South Dakota Working on Pollinator Protection Plan

On our way home from the in-laws’ last week, my lovely wife observed that Nebraska highways appear to have more wildflowers in the medians and ditches than South Dakota highways.

As if he had our car bugged, Governor Dennis Daugaard responds to an e-mail from marketing consultant Gary Grasmoen (noticed on Twitter by the increasingly Web-attentive Bob Mercer) and notes that South Dakota is working on roadside wildflowers:

Note the Governor’s handwritten postscript:

P.S. We will also be converting grass turf areas near the Hilgers Gulch area, in Pierre, to wild flowers [Governor Dennis Daugaard, letter to Gary Grasmoen, July 2015; tweeted by Grasmoen 2015.07.15].

Right before that postscript, the Governor says the state Department of Agriculture is working on a Pollinator Protection Plan “to identify and promote best management practices for beekeepers, landowners, and farmers. The SDDA will be working with stakeholder groups and the public for input in developing this plan.” South Dakota makes lots of honey, so it makes sense that we would look for ways to protect pollinators from the Colony Collapse Disorder that’s been plaguing beekeepers.

Grasmoen chirps happily about the Governor’s exemplary personal note. Grasmoen’s other tweets and retweets suggest he doesn’t think as highly of President Obama. Grasmoen should thus note that, on bees, Governor Daugaard appears to be following the lead of President Obama, who empaneled a pollinator task force in June 2014. That task force released a Pollinator Research Action Plan on May 19, 2015. Expanding pollinator habitat along rights-of-way—roads, rail, pipelines, powerlines—is a key part of the President’s pollinator protection strategy. Among the specific plans is exploration of a project to turn I-35 into a monarch butterfly flyway:

Even big ideas like that may not be enough. NPR reports that environmentalists say the President’s plan to help bees and butterflies doesn’t do enough to tackle the problem of pesticides, which appear to be an important cause of bee colony collapse. Planting flowers (and milkweed for the monarchs… but for Pete’s sake, plant native milkweed, not the tropical version!) helps bees and butterflies, but getting corporate ag to stop pouring chemicals all over their factory fields would help, too.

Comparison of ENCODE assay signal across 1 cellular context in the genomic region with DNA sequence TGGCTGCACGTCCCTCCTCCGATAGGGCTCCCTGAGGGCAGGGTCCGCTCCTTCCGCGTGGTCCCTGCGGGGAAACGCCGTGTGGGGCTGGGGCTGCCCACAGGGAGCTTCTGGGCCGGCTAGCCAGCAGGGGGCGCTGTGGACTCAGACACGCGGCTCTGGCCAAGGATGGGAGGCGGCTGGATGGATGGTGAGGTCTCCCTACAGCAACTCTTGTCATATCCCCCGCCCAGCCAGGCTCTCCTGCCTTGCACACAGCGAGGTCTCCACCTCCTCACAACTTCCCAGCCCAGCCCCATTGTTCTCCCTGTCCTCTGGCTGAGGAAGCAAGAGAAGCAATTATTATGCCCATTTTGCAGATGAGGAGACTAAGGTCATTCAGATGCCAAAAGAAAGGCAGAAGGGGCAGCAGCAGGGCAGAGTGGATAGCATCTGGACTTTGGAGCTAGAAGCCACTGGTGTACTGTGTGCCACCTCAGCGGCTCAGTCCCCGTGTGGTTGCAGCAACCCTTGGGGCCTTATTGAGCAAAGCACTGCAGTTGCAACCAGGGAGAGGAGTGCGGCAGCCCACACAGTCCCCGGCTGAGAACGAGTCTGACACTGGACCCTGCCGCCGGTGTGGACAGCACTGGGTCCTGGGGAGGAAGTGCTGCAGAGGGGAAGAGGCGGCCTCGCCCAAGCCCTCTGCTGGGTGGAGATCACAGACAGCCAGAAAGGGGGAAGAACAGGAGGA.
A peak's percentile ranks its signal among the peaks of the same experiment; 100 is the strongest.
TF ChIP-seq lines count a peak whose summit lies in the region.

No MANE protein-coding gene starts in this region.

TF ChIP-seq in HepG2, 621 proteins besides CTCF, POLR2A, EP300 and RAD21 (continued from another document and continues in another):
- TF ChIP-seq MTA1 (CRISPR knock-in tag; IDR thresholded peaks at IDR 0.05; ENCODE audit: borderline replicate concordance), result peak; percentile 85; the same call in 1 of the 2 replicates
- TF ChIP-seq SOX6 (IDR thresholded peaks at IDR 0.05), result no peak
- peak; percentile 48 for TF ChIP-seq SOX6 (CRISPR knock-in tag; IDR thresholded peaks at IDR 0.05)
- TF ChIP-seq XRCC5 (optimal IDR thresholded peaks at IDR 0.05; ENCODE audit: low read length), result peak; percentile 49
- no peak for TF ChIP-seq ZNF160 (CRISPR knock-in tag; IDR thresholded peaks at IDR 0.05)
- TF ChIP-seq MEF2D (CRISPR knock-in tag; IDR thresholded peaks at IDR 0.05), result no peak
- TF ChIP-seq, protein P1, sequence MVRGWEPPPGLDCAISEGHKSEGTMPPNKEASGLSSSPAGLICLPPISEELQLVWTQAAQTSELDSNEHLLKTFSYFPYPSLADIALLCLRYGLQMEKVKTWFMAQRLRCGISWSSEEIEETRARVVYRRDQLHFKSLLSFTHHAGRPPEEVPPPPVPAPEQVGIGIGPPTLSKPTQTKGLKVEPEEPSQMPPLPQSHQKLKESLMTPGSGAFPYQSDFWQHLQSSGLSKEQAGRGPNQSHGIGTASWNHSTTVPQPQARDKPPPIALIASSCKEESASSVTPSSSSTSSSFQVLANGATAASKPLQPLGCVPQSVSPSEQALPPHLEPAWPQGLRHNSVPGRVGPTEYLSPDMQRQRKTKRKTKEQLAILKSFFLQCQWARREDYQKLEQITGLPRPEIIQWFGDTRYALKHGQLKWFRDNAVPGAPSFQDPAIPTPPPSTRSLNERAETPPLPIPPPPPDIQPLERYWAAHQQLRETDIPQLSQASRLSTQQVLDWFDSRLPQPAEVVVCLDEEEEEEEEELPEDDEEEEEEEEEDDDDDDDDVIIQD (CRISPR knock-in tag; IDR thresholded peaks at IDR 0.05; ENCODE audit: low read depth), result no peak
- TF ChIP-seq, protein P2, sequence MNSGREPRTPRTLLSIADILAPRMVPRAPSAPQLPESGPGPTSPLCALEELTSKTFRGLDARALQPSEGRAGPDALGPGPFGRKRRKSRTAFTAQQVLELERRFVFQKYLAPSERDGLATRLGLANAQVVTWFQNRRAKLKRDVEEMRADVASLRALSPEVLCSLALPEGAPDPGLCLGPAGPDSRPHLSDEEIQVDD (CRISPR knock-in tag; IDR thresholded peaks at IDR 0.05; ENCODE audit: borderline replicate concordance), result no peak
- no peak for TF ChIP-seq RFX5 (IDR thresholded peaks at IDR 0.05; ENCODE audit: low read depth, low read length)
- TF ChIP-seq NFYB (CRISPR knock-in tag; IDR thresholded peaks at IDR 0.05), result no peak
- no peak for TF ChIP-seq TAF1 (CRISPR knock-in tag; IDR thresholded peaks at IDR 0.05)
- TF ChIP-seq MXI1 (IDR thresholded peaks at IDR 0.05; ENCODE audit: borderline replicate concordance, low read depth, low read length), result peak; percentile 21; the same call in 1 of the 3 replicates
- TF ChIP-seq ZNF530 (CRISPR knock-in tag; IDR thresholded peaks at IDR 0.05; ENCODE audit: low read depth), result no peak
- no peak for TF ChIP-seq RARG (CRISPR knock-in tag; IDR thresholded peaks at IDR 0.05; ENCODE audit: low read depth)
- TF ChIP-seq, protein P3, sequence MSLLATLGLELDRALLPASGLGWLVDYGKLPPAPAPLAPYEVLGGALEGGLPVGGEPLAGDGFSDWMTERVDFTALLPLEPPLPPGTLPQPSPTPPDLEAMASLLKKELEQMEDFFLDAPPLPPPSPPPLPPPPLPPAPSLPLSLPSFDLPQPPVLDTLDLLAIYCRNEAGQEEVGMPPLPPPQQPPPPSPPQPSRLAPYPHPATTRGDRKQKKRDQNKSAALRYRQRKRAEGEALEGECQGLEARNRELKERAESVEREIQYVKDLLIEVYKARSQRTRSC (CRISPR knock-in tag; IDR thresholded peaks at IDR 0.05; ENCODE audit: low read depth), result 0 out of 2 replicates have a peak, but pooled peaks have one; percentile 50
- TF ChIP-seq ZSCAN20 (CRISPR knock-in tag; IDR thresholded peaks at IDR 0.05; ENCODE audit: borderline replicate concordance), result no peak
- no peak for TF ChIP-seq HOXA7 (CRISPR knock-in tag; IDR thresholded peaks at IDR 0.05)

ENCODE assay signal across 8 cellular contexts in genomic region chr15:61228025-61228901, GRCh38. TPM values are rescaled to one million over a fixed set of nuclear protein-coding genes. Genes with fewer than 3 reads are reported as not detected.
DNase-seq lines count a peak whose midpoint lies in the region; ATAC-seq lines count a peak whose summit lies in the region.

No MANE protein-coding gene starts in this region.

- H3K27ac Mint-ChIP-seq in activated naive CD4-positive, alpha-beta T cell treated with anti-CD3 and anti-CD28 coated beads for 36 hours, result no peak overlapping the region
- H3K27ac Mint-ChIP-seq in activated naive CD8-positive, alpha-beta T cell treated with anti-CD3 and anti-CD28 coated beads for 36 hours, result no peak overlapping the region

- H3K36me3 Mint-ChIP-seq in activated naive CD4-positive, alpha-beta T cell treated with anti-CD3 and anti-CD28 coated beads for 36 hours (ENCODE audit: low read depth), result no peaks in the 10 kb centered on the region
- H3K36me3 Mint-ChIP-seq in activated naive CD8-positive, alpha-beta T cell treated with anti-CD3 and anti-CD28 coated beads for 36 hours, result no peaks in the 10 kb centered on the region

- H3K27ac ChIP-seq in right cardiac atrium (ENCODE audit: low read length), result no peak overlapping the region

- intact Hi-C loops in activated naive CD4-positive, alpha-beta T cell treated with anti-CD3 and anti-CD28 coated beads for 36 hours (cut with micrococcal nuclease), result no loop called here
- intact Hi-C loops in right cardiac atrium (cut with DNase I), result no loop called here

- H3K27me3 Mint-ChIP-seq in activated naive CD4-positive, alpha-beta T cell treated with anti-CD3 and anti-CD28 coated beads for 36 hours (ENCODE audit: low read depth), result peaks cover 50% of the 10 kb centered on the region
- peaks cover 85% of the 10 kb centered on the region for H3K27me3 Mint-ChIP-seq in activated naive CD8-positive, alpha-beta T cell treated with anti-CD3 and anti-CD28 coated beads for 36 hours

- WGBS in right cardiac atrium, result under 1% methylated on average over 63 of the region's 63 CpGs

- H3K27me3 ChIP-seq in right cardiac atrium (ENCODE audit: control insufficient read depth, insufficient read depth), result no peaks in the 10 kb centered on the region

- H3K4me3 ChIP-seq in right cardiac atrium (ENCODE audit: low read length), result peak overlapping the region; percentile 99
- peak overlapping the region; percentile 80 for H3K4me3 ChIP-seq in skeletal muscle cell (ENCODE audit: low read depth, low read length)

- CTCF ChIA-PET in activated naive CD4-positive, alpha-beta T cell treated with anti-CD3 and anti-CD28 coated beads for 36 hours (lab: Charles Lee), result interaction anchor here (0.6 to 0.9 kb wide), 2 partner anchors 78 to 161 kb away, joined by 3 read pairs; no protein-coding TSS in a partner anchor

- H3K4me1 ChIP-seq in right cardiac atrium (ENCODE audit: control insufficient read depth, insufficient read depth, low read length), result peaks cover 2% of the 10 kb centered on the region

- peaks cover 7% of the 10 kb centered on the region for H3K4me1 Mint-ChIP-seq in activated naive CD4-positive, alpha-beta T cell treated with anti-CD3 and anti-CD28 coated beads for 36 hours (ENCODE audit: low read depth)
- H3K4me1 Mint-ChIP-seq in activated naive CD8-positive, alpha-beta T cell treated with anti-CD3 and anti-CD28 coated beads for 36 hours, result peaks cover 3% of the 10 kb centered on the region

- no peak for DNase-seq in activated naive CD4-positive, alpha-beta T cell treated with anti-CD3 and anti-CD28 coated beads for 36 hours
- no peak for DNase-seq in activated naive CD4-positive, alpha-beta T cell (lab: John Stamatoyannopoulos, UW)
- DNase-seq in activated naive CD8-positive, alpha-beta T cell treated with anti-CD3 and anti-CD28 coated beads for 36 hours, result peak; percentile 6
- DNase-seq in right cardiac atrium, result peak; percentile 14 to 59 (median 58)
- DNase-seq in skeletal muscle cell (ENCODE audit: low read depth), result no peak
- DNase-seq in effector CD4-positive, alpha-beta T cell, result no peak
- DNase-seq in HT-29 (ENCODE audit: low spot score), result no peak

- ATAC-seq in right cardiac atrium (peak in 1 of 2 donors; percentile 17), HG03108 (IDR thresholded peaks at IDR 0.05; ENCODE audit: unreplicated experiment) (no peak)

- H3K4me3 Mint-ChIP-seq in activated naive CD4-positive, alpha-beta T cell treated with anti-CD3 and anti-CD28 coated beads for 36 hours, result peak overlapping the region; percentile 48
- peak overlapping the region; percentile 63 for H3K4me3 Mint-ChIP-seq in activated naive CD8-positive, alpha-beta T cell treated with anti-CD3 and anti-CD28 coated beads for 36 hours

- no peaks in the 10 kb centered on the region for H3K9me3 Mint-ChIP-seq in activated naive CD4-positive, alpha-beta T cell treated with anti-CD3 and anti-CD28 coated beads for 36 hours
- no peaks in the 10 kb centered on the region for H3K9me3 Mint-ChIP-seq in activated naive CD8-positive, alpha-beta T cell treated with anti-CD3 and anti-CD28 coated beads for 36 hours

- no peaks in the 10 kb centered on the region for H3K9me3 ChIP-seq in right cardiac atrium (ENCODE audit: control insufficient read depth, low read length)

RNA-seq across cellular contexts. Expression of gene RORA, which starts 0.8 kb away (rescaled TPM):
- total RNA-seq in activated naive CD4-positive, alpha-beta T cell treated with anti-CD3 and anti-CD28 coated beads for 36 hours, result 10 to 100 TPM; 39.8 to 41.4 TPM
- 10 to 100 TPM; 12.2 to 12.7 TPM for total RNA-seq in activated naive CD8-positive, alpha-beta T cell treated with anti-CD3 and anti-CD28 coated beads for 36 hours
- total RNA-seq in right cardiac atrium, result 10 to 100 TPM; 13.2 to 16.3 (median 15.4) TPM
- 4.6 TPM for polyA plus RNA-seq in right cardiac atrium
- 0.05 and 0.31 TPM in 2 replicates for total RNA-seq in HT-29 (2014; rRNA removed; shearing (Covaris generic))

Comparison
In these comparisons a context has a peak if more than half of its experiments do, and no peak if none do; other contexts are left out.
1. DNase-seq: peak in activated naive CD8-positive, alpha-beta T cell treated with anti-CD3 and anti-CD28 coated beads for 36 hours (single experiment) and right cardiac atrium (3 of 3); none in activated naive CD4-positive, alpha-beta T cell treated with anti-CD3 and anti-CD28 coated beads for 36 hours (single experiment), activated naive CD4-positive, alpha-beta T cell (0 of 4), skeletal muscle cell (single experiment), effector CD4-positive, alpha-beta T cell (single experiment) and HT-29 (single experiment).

South Dakota’s Pollinator Protection Plan may call for planting lots of flowers, but don’t expect the South Dakota Department of Agriculture to do much to sting the corporate ag lobby that runs it.

Bonus Map! Among its beekeeping resources, the state Department of Agriculture offers this Sensitive Site Registry, a super-duper map of bee apiaries and certified organic farms. Here’s a snapshot of bee country around Madison and Howard:

Yellow squares: bees! Red areas: organic farming!
Yellow squares: bees! Pink areas: organic farming… hey! There’s Gerry Lange’s organic farm by Lake Herman, and Charlie Johnson’s down by Orland! Click to embiggen.

2 Responses to South Dakota Working on Pollinator Protection Plan

  1. mike from iowa

    Daugaard is about 25 years behind iowa. Iowa Living Roadway Trust

  2. Deb Geelsdottir

    MN is behind Iowa too Mike, by around 10 years. Iowa is such an interesting conservative – no, liberal – no, conservative – state.

    Saving pollinators is probably the single most critical issue confronting agriculture, big or small. What do Monsanto, Cargill, Smithfield, etc., think they’ll do without pollinators? Are they planning on crops so heavily GMOed that they don’t require pollination? If so, will those crops and resultant “food”, even be recognizable to us?